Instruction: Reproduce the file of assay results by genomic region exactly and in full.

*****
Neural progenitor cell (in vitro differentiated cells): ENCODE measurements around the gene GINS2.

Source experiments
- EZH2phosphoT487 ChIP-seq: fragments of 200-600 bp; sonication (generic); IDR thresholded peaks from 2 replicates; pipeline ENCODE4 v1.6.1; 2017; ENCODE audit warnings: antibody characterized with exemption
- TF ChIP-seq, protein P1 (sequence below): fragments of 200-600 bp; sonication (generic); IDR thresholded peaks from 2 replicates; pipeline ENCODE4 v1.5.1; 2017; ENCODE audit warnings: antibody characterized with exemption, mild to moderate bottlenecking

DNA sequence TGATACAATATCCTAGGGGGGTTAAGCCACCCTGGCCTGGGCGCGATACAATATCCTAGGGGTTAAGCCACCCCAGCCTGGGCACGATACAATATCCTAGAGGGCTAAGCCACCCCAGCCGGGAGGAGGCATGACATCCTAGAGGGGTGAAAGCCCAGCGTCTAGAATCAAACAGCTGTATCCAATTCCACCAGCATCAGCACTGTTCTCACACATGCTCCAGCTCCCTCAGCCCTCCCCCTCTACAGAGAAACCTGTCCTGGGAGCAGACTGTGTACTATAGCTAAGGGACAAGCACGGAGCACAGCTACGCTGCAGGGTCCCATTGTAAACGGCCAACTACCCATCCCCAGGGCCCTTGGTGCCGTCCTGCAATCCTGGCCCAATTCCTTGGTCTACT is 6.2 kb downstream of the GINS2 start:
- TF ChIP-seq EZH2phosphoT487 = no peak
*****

Neural progenitor cell (in vitro differentiated cells): ENCODE measurements around the gene GINS2.

Source experiments
- EZH2phosphoT487 ChIP-seq: fragments of 200-600 bp; sonication (generic); IDR thresholded peaks from 2 replicates; pipeline ENCODE4 v1.6.1; 2017; ENCODE audit warnings: antibody characterized with exemption
- TF ChIP-seq, protein P1 (sequence below): fragments of 200-600 bp; sonication (generic); IDR thresholded peaks from 2 replicates; pipeline ENCODE4 v1.5.1; 2017; ENCODE audit warnings: antibody characterized with exemption, mild to moderate bottlenecking

DNA sequence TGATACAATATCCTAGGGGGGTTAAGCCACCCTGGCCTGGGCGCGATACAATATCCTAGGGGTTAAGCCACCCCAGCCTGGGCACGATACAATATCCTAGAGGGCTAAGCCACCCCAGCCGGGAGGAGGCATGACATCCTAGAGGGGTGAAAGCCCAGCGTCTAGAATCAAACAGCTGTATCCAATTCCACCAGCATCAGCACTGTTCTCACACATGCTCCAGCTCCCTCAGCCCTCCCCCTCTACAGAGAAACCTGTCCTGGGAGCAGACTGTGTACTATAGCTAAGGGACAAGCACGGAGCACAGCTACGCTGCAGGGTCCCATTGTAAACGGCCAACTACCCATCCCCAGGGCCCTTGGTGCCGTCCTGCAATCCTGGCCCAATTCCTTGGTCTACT is 6.2 kb downstream of the GINS2 start:
- TF ChIP-seq EZH2phosphoT487 = no peak